Dott.ssa Cristina Caparesi;; Dott.ssa Raffaella Di Marzio; Patricia
Millar, M.A., Ph.D. Candidate; Moderator: Michael Kropveld
What is Conflict Resolution and How Does It Differ from Mediation?
Conflict resolution (CR) is a broad term used to describe an array of different ways to address conflict between two entities, whether individual, group, or nation. When interests or ideologies collide, there are ways to move forward that are destructive and there are alternative ways to resolve disputes between human actors, hence
another term used interchangeably with CR, alternative dispute resolution (ADR). Mediation is a method for resolving conflict that involves a neutral third party. Several different approaches to mediation exist, each with different aims, including transformative, facilitative, and evaluative. Other forms of CR include negotiation,
diplomacy, and peace-building efforts.
Some Approaches to Mediation and their Application to Cultic Groups
Dott.ssa Cristina Caparesi
Cultic groups are the scenery for a lot of conflicts both in the inside among their members, and on the outside between cult members and society. In this talk I will describe some approaches to mediation which could be applied to cultic groups‘ conflicts in order to find long-lasting resolutions. The following approaches will be considered: family mediation; mediation for repairing relationships, mediation for cooperation.
1. Family mediation. This is a process through which a mediator helps a couple of ex-spouses to find long-lasting agreements for the education of their children and the right to visit them. This approach is particularly useful in the case of separation/divorce when one member of the couple stays in a religious/cultic group environment and the other one leaves. Finding agreements for the education of children and deciding ways to allow visits to the non-resident parent could prevent parental alienation syndrome.
2. A mediation approach for repairing relationships. This type of mediation applies in all cases where there is a traumatic event which has originated a break. In cultic groups traumatic events may contribute to peers‘ breaking from each other, as in the case of a family and cult member or ex-member/cult-member. In this type of mediation the two parties give their vision of the trauma-inducing situation, express opinions, and ask questions of one another; the mediator‘s role is to help each person find a new shared 47 vision of the event that includes the other person‘s account in a sort of a new narrative that will consider what is common to both of the parties involved.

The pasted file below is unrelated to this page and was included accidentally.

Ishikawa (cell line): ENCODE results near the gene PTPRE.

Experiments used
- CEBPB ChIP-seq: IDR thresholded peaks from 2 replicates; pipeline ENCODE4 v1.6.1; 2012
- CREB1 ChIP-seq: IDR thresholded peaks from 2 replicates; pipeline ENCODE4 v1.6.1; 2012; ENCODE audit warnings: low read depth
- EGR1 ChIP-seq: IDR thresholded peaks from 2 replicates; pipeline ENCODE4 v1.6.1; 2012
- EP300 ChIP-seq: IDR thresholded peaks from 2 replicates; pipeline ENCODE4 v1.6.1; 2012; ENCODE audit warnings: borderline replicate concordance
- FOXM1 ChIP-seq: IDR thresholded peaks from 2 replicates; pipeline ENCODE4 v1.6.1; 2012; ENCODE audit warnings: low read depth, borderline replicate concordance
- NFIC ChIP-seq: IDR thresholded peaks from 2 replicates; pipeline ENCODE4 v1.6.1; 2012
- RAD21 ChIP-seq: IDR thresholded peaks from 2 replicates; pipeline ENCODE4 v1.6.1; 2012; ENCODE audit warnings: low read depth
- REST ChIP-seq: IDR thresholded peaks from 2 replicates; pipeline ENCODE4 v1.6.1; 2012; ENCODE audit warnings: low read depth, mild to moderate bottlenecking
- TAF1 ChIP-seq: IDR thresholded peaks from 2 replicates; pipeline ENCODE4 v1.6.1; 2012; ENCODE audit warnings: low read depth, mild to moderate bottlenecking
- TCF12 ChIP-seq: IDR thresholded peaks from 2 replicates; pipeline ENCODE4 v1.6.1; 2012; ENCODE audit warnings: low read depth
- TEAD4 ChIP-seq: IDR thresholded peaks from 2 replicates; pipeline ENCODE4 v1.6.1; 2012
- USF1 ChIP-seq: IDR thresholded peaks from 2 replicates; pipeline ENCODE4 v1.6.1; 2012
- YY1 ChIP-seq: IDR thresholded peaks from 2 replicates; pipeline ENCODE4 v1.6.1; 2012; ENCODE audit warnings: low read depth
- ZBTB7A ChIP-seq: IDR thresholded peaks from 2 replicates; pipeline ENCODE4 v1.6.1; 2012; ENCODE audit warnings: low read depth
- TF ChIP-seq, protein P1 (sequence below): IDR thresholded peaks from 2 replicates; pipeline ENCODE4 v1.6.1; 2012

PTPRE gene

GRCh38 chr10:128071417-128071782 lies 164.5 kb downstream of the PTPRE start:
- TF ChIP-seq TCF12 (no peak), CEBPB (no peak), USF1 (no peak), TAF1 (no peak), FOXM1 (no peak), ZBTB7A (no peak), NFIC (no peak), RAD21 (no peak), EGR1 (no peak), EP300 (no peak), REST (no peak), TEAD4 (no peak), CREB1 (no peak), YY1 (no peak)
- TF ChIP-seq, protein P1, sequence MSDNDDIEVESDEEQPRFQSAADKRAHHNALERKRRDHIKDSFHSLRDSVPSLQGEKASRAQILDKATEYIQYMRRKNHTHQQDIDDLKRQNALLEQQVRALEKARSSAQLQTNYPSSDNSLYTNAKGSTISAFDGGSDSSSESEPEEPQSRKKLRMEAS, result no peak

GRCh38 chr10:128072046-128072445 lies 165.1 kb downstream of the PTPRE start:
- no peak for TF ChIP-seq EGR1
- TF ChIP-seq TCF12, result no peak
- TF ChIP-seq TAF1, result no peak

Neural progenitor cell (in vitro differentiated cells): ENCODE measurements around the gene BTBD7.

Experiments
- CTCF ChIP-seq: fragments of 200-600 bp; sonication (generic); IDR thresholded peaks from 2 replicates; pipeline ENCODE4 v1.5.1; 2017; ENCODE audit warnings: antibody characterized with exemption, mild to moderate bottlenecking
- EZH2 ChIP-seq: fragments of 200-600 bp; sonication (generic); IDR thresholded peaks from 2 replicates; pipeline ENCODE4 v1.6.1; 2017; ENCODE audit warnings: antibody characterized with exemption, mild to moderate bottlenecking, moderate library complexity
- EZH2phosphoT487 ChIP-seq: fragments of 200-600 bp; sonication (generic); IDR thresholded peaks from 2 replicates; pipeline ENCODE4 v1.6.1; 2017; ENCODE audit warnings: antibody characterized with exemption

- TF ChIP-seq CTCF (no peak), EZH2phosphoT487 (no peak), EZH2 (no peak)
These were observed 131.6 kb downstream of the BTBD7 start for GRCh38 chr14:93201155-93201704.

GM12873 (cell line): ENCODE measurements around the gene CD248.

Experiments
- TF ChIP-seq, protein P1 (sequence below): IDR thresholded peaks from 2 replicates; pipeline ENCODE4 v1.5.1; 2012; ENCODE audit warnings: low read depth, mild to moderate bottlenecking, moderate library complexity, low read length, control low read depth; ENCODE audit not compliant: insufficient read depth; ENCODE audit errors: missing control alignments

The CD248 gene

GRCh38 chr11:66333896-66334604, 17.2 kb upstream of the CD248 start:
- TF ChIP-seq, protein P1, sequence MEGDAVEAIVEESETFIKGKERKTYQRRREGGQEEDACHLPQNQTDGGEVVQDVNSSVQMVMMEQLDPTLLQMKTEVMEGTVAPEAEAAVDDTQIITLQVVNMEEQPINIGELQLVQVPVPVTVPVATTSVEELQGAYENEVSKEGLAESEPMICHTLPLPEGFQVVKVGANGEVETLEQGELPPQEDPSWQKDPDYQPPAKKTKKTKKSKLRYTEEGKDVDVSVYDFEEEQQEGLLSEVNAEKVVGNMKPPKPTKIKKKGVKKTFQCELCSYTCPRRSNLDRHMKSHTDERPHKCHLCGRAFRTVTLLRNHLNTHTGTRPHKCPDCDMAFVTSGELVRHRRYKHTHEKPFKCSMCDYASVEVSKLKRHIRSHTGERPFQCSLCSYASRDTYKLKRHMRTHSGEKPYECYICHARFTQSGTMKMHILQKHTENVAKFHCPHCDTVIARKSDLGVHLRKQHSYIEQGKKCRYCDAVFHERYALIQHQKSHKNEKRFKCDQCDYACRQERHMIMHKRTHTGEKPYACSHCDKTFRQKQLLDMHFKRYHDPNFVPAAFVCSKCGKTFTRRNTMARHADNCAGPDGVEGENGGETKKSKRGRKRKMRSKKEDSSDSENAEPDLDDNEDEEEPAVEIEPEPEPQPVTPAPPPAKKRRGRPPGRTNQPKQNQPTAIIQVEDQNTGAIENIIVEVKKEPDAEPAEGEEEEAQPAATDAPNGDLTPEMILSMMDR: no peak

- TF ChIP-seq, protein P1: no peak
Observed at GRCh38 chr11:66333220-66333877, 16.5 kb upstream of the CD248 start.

3. Mediation of cooperation. This is a process of learning that facilitates cooperation among different subgroups of an organization/workplace. It is particularly suitable when systems with different cultural and organizational backgrounds have to cooperate for some reason, e.g., establishing a new organization (even temporary) with common roles and objectives, finding new frames of reference and new objectives, giving voice to all the parties involved, determining the final agreements. Cults, like any other organization, have their own culture, habits, roles that could produce conflicts whenever they have to relate with the outside world. Mediation is not always possible, nor does it always succeed. Much depends on the mediator‘s ability but sometimes also on the parties‘ will or the way the situation evolves.
Mediating to Settle Conflicts in Cultic Groups: Some Useful Methodologies
Dott.ssa Raffaella Di Marzio
This paper reports the author‘s experience giving volunteer assistance and information in a listening centre, and then through a Centre for Online Consultancy and Information in Italy. The paper covers nearly 15 years of experience and is addressed to people involved in cults, to relatives concerned about a loved one affiliated with a cult or new spiritual movement, and to people helping cults‘ victims. The paper gives an overall evaluation of the author‘s experience in mediation attempts among conflicting groups and/or people. The mediation process will be described in three different contexts:
Between concerned parents and affiliated children
Between families and NRMs that children joined
Between NRMs‘ satisfied members and NRMs‘ hostile ex-members